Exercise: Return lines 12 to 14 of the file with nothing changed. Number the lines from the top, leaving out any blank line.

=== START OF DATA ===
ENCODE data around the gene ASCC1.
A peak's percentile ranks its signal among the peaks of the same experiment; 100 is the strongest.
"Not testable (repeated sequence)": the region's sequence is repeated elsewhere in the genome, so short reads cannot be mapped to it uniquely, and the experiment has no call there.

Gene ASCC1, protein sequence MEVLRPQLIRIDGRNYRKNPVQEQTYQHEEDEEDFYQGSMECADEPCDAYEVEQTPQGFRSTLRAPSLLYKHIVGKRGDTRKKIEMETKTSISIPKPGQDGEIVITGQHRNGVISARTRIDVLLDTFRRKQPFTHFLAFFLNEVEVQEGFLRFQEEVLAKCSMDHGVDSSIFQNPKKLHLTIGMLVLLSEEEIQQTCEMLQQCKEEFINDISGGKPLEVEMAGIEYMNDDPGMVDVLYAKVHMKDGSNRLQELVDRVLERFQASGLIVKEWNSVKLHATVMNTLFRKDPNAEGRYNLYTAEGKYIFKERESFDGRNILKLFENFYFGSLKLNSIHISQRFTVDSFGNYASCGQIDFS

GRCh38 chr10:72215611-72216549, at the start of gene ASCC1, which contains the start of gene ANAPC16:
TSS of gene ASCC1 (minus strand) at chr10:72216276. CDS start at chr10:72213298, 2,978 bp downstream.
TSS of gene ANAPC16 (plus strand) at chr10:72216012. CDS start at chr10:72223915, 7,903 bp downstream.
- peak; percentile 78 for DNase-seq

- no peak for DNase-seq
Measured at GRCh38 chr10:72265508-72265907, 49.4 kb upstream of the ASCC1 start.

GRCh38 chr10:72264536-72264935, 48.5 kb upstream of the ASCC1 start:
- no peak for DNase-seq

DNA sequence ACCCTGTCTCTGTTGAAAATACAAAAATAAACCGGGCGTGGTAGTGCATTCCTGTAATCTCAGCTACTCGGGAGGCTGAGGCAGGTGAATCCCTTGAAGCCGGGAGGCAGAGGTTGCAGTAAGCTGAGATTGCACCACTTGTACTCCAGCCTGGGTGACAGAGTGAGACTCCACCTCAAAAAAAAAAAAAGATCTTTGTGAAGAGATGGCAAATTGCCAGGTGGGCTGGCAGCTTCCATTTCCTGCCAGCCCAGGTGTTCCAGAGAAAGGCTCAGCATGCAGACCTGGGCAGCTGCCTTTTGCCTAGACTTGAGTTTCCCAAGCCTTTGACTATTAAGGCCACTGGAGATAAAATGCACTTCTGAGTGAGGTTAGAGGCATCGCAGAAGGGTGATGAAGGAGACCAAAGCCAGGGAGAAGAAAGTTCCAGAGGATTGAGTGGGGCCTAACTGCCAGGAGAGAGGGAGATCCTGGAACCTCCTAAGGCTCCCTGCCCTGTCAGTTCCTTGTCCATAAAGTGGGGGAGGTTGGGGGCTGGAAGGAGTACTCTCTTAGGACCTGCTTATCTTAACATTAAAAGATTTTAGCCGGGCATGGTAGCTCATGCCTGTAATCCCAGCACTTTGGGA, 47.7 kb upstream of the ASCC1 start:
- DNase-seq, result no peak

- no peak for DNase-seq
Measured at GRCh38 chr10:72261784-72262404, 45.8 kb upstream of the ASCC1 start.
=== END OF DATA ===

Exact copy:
- no peak for DNase-seq

DNA sequence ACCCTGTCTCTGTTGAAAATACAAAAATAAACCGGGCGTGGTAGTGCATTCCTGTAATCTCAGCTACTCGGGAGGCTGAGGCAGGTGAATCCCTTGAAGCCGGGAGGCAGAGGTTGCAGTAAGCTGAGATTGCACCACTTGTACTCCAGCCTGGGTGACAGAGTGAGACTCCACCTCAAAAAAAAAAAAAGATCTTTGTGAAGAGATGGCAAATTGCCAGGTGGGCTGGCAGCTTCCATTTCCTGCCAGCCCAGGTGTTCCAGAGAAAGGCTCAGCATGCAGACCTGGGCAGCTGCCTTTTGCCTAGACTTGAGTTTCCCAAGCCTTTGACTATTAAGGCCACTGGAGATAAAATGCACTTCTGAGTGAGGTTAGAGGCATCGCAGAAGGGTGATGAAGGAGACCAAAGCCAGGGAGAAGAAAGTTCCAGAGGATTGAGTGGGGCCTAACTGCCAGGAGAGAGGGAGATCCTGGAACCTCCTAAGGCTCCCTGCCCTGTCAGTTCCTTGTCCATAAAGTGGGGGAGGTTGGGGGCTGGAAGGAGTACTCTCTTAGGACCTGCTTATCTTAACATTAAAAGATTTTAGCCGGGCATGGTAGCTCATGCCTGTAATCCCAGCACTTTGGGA, 47.7 kb upstream of the ASCC1 start:
- DNase-seq, result no peak